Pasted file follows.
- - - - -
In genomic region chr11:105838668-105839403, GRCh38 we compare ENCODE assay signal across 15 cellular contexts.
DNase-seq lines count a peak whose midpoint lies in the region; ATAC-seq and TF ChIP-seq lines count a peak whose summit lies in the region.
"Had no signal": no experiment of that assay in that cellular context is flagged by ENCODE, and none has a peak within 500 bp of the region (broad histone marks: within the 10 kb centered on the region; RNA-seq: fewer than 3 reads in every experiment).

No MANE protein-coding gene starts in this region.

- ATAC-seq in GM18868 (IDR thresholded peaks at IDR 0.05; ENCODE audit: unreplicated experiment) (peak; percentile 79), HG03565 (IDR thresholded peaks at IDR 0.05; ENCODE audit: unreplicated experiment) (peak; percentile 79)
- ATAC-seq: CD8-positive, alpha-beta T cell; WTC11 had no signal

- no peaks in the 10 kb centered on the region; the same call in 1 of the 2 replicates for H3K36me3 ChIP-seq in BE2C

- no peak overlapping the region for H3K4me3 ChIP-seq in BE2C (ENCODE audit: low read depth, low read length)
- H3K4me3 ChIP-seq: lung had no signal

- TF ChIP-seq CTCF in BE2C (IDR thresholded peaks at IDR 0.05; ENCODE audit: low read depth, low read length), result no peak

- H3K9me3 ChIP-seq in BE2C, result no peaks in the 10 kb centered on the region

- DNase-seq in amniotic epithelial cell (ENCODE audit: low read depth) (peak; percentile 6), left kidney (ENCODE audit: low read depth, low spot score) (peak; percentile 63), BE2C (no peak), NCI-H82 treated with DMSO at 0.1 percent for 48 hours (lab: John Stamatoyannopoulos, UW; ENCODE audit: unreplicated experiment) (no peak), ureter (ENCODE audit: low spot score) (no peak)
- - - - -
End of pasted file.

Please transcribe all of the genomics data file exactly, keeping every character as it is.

In genomic region chr11:105838668-105839403, GRCh38 we compare ENCODE assay signal across 15 cellular contexts.
DNase-seq lines count a peak whose midpoint lies in the region; ATAC-seq and TF ChIP-seq lines count a peak whose summit lies in the region.
"Had no signal": no experiment of that assay in that cellular context is flagged by ENCODE, and none has a peak within 500 bp of the region (broad histone marks: within the 10 kb centered on the region; RNA-seq: fewer than 3 reads in every experiment).

No MANE protein-coding gene starts in this region.

- ATAC-seq in GM18868 (IDR thresholded peaks at IDR 0.05; ENCODE audit: unreplicated experiment) (peak; percentile 79), HG03565 (IDR thresholded peaks at IDR 0.05; ENCODE audit: unreplicated experiment) (peak; percentile 79)
- ATAC-seq: CD8-positive, alpha-beta T cell; WTC11 had no signal

- no peaks in the 10 kb centered on the region; the same call in 1 of the 2 replicates for H3K36me3 ChIP-seq in BE2C

- no peak overlapping the region for H3K4me3 ChIP-seq in BE2C (ENCODE audit: low read depth, low read length)
- H3K4me3 ChIP-seq: lung had no signal

- TF ChIP-seq CTCF in BE2C (IDR thresholded peaks at IDR 0.05; ENCODE audit: low read depth, low read length), result no peak

- H3K9me3 ChIP-seq in BE2C, result no peaks in the 10 kb centered on the region

- DNase-seq in amniotic epithelial cell (ENCODE audit: low read depth) (peak; percentile 6), left kidney (ENCODE audit: low read depth, low spot score) (peak; percentile 63), BE2C (no peak), NCI-H82 treated with DMSO at 0.1 percent for 48 hours (lab: John Stamatoyannopoulos, UW; ENCODE audit: unreplicated experiment) (no peak), ureter (ENCODE audit: low spot score) (no peak)